PuTTY has been the standard SSH utility for all of my Windows based workstations since approximately 2002. It is a clean, easy to use, lightweight utility that reliably allows various SSH/SSL functionality from a Windows client. However, PuTTY has grown to become a very strange and atypical application. The last version published was in April of 2007 (that is LITERALLY 7 years ago). It has a gigantic list of feature requests and bug fixes. Yet, it is still unexplainably the mainstay and flagship SSH client… And I really just don’t understand why that is. I mean really… 4 years? There are two Microsoft OS releases in that time that a developer should be considering features and usability within. I simply don’t get it.
Well, I’m initiating a changing of the fucking guard.
Vast amounts of Google research has yielded me a very sufficient and actively developed fork of PuTTY called “KiTTY“. KiTTY is obviously based on PuTTY’s source, so it retains all the reliable and usability – but it also adds a slew of new and highly requested features that seem to be destined to never reach a build of PuTTY. Some of the biggest for me are:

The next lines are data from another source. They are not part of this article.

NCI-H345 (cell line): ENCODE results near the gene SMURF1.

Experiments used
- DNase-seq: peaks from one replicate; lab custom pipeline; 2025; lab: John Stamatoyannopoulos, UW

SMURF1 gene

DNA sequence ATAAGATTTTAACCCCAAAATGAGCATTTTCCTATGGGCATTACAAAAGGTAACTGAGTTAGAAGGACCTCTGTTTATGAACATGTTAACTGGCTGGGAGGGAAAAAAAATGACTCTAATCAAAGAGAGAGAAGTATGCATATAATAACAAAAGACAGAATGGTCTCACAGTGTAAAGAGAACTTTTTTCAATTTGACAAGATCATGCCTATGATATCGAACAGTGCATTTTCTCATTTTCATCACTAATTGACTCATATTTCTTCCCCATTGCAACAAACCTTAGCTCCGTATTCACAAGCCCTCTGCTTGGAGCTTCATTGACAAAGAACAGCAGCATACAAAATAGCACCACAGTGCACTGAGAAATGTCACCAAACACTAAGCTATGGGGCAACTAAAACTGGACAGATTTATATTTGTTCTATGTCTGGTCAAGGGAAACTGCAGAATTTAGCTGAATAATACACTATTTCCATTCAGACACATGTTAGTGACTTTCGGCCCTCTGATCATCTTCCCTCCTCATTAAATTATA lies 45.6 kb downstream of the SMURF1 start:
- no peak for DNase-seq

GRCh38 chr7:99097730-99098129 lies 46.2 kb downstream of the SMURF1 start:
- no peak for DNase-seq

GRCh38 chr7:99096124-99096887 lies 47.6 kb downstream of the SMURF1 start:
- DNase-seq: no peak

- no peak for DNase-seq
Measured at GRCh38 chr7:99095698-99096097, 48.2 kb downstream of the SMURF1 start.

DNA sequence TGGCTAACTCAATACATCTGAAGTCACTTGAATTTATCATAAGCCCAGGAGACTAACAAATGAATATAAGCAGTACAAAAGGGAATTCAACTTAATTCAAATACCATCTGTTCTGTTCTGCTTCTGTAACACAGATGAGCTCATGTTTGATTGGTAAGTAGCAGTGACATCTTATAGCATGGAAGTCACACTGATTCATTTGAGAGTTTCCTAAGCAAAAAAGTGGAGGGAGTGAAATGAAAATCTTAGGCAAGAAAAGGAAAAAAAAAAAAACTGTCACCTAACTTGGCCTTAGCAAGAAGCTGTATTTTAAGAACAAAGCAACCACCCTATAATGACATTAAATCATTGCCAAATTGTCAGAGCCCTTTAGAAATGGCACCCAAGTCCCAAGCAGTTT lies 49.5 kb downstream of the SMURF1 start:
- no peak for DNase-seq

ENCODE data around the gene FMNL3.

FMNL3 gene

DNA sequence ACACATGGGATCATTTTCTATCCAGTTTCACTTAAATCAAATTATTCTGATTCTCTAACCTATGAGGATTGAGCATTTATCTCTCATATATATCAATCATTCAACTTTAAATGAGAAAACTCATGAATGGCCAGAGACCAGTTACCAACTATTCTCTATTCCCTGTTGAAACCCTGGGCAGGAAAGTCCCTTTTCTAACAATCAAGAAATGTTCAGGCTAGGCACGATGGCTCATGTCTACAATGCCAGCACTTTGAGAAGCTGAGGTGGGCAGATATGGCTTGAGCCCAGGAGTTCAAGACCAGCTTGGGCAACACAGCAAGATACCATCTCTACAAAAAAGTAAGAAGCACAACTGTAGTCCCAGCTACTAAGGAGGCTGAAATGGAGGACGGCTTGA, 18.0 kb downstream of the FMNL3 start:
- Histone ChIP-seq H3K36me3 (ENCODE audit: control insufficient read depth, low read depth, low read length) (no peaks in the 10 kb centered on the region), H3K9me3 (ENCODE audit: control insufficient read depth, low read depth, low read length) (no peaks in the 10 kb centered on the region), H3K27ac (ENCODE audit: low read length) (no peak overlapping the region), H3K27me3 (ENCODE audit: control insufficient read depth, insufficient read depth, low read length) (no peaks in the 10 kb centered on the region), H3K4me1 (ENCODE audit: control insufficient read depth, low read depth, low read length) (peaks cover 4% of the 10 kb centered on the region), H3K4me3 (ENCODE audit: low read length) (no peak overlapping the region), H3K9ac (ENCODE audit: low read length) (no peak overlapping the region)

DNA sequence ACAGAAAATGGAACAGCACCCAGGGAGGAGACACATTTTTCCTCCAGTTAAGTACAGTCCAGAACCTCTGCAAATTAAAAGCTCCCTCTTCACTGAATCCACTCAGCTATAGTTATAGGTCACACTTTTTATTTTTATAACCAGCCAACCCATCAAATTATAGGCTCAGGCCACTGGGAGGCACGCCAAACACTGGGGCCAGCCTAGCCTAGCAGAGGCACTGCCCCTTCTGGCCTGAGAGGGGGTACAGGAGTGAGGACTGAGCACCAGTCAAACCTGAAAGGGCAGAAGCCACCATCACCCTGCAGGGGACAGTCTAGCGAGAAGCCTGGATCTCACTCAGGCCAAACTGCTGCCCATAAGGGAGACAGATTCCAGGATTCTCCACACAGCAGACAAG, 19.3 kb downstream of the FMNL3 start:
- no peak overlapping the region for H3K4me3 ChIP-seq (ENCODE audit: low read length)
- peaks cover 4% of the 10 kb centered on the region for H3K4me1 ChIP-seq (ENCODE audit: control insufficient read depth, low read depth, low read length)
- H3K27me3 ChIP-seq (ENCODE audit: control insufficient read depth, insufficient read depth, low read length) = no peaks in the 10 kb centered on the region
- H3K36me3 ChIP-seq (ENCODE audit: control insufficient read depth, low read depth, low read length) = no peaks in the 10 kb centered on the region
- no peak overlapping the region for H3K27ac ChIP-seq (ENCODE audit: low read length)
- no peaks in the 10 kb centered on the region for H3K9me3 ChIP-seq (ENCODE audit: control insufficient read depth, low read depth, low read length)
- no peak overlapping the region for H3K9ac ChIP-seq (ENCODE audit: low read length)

- Session based username/password saving
- Send to tray functionality
- Transparency (not the “real” transparency… it overlays the wallpaper. But at least it’s trying!)
Sadly, even in it’s actively maintained state, KiTTY does not support a tabbed interface. I MUST have a tabbed interface. I have searched the ends of the internet for a GOOD and FREE client for SSH that can support a tabbed interface. This simply does not exist in a single package. You can fork out some cash for something like SecureCRT; or you can use something sub-par like Poderosa. But meh, who wants to do either of those things??
One has to resort to a connection manager software, such as Putty Connection Manager, Super Putty, or (by far the best) mRemoteNG. I strongly recommend mRemoteNG. It has a vast amount of configurability, supports VNC, RDP, and other protocols on top of the SSH capabilities; and it runs very well and seemingly bug free on a Windows 7 installation. The other two certainly cannot say that.
mRemoteNG even allows you to choose a custom path for your PuTTY executable (so, browse to kitty.exe) 😛
I followed these steps for an awesome tabbed SSH experience like no other; with support of multiple protocols, high amount of configurability, and even transparency! I recommend every sysadmin do the same thing. I’m sick of PuTTY being the undeserved king of this realm.
- Download KiTTY and save it wherever you like
- Download mRemoteNG installer, install it
- Open mRemoteNG and then click on Tools, Options. Click the “Advanced” button on the bottom right.
- Set your custom PuTTY executable path to your KiTTY executable
- Create some sessions, set the protocols, even save the usernames and passwords if you like
- Triumphantly raise your hands in the air, as you have the best possible SSH setup known to man. Here’s a screenie of my setup at home. I disabled transparency because my laptop doesn’t perform very well with it enabled.